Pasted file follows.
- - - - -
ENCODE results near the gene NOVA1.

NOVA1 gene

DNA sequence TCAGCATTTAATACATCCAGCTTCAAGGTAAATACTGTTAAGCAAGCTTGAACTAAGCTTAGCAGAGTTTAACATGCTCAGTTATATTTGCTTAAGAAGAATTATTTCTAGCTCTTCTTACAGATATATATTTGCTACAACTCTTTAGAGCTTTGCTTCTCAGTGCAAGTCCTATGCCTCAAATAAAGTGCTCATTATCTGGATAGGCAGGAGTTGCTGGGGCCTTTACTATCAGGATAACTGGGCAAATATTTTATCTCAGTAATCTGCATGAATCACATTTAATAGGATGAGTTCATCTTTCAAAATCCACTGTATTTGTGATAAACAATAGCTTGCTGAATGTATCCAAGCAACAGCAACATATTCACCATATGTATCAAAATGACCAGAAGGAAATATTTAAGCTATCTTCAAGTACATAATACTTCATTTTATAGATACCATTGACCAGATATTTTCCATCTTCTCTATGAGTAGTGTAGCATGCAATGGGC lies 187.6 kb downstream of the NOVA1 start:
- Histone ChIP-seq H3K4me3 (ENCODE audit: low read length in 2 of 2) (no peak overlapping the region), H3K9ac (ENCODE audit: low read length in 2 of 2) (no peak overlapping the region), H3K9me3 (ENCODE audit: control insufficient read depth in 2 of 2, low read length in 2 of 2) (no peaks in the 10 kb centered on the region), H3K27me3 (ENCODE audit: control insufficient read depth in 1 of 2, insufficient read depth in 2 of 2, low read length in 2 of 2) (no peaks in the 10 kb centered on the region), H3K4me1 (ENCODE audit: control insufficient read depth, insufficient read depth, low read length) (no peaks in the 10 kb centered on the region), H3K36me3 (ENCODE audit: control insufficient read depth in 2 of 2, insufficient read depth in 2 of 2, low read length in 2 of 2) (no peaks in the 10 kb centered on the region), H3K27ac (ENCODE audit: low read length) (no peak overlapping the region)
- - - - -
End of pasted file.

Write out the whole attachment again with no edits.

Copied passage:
ENCODE results near the gene NOVA1.

NOVA1 gene

DNA sequence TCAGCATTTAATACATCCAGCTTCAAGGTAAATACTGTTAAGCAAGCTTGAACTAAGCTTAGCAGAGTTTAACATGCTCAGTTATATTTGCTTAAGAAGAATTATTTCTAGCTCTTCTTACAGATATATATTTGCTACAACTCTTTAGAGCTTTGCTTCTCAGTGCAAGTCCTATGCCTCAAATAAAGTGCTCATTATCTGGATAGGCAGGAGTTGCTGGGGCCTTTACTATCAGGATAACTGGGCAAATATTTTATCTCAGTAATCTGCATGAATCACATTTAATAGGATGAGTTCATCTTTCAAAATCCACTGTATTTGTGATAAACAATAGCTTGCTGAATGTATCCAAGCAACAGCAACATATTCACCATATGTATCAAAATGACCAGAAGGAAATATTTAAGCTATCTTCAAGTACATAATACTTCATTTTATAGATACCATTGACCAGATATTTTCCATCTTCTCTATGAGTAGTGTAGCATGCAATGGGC lies 187.6 kb downstream of the NOVA1 start:
- Histone ChIP-seq H3K4me3 (ENCODE audit: low read length in 2 of 2) (no peak overlapping the region), H3K9ac (ENCODE audit: low read length in 2 of 2) (no peak overlapping the region), H3K9me3 (ENCODE audit: control insufficient read depth in 2 of 2, low read length in 2 of 2) (no peaks in the 10 kb centered on the region), H3K27me3 (ENCODE audit: control insufficient read depth in 1 of 2, insufficient read depth in 2 of 2, low read length in 2 of 2) (no peaks in the 10 kb centered on the region), H3K4me1 (ENCODE audit: control insufficient read depth, insufficient read depth, low read length) (no peaks in the 10 kb centered on the region), H3K36me3 (ENCODE audit: control insufficient read depth in 2 of 2, insufficient read depth in 2 of 2, low read length in 2 of 2) (no peaks in the 10 kb centered on the region), H3K27ac (ENCODE audit: low read length) (no peak overlapping the region)